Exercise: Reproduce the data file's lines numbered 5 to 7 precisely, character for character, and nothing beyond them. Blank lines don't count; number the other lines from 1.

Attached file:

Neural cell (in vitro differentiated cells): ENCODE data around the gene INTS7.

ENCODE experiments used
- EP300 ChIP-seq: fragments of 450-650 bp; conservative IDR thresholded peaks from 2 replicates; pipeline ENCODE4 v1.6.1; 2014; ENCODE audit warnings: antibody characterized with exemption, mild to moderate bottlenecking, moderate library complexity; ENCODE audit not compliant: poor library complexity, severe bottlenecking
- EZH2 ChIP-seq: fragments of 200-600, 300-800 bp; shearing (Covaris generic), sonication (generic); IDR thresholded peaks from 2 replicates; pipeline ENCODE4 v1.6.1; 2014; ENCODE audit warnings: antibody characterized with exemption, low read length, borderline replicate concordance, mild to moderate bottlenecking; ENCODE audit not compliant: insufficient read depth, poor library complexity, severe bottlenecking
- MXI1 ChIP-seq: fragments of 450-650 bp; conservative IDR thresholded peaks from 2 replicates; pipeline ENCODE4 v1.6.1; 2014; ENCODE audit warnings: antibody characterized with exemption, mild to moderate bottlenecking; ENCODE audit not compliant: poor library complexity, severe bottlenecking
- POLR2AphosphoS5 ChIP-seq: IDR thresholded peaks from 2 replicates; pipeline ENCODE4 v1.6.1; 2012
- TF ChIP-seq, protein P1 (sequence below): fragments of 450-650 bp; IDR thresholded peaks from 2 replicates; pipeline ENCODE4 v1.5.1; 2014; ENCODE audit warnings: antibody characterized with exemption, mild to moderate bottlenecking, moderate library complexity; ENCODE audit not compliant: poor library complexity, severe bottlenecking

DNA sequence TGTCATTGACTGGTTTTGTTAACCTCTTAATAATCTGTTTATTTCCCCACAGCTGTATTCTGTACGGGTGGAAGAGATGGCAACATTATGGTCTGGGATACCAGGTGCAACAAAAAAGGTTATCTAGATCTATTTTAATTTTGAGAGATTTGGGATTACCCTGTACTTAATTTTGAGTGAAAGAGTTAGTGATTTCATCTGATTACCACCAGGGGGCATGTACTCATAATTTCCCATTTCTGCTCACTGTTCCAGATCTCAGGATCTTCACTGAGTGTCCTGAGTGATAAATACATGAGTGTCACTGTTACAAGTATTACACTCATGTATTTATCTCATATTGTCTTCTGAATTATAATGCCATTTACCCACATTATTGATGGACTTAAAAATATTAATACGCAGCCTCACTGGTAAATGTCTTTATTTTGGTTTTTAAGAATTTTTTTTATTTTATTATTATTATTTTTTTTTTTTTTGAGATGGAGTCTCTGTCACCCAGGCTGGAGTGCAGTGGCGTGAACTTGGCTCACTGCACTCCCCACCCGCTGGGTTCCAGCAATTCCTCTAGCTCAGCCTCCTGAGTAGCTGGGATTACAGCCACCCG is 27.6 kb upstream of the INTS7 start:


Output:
- MXI1 ChIP-seq: fragments of 450-650 bp; conservative IDR thresholded peaks from 2 replicates; pipeline ENCODE4 v1.6.1; 2014; ENCODE audit warnings: antibody characterized with exemption, mild to moderate bottlenecking; ENCODE audit not compliant: poor library complexity, severe bottlenecking
- POLR2AphosphoS5 ChIP-seq: IDR thresholded peaks from 2 replicates; pipeline ENCODE4 v1.6.1; 2012
- TF ChIP-seq, protein P1 (sequence below): fragments of 450-650 bp; IDR thresholded peaks from 2 replicates; pipeline ENCODE4 v1.5.1; 2014; ENCODE audit warnings: antibody characterized with exemption, mild to moderate bottlenecking, moderate library complexity; ENCODE audit not compliant: poor library complexity, severe bottlenecking